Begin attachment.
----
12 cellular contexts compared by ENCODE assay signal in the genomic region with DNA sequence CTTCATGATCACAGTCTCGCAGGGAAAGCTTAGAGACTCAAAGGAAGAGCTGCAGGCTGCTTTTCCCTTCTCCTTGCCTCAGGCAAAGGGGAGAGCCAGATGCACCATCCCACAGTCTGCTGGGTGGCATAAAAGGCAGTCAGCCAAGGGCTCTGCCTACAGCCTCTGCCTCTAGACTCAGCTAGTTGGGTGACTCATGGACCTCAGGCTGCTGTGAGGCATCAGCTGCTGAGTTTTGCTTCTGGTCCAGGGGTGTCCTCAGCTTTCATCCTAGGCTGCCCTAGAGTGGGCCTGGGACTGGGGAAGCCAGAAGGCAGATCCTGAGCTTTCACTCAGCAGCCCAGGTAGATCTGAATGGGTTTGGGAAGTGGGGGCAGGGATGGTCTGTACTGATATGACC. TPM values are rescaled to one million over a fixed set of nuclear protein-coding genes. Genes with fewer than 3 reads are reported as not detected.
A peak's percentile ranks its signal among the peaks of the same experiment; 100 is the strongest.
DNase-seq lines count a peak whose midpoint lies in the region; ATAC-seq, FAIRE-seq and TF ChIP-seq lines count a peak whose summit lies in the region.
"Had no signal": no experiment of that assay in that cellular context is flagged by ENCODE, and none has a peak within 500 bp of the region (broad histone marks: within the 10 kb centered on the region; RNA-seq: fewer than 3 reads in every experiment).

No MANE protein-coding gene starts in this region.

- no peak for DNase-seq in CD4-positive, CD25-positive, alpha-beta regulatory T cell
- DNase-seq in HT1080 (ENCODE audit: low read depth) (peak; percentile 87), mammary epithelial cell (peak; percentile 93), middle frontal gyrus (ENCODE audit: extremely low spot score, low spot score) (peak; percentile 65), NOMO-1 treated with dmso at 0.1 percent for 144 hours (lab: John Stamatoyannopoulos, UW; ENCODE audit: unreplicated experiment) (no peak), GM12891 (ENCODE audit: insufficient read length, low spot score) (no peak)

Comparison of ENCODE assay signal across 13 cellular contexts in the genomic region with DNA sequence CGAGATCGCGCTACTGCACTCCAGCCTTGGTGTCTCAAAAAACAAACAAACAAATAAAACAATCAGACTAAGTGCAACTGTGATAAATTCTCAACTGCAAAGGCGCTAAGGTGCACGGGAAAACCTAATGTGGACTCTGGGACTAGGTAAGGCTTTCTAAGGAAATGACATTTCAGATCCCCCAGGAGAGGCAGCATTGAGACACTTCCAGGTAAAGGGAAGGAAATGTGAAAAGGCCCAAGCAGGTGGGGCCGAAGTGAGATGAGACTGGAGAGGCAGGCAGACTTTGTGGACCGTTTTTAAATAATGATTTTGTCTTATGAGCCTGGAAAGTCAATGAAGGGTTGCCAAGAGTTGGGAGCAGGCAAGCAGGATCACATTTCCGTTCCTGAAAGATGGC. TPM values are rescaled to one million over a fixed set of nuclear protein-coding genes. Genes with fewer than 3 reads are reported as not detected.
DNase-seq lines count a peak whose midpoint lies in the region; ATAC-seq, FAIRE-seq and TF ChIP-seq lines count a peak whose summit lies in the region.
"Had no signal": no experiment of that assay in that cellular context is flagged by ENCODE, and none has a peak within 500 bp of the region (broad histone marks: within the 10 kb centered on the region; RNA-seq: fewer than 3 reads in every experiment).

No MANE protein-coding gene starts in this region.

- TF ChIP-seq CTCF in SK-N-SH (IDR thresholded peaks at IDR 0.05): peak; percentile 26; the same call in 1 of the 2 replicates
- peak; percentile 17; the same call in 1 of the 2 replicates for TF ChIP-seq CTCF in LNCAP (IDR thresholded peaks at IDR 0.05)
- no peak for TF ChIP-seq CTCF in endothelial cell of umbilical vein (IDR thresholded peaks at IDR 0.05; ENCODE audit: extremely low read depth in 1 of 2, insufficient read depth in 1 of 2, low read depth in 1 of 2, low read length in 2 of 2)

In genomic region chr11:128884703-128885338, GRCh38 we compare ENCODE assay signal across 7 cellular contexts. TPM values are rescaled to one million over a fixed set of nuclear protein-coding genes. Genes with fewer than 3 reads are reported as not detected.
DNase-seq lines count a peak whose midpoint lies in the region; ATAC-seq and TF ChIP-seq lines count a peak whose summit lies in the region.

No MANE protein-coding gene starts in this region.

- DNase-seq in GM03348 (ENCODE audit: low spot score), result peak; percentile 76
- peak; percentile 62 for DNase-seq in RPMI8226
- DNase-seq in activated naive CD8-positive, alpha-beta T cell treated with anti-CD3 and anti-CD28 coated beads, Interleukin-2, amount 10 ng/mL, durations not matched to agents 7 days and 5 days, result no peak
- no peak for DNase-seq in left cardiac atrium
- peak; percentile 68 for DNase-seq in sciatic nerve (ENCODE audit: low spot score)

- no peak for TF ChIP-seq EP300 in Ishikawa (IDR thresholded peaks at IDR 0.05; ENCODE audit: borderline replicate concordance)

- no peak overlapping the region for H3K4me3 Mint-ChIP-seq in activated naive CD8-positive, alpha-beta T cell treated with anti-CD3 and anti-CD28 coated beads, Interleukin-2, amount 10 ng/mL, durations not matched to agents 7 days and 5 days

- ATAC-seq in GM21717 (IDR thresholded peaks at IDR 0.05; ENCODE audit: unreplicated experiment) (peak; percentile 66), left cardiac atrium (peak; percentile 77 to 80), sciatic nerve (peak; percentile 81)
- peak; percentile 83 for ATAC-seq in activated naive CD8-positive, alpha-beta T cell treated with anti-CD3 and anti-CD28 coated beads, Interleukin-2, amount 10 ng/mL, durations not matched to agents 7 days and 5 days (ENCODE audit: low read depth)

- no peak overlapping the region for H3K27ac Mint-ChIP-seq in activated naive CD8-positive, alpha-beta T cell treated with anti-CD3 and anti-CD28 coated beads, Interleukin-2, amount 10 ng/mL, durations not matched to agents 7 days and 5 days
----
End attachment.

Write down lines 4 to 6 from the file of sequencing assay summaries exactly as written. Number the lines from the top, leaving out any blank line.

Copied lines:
"Had no signal": no experiment of that assay in that cellular context is flagged by ENCODE, and none has a peak within 500 bp of the region (broad histone marks: within the 10 kb centered on the region; RNA-seq: fewer than 3 reads in every experiment).

No MANE protein-coding gene starts in this region.

- no peak for DNase-seq in CD4-positive, CD25-positive, alpha-beta regulatory T cell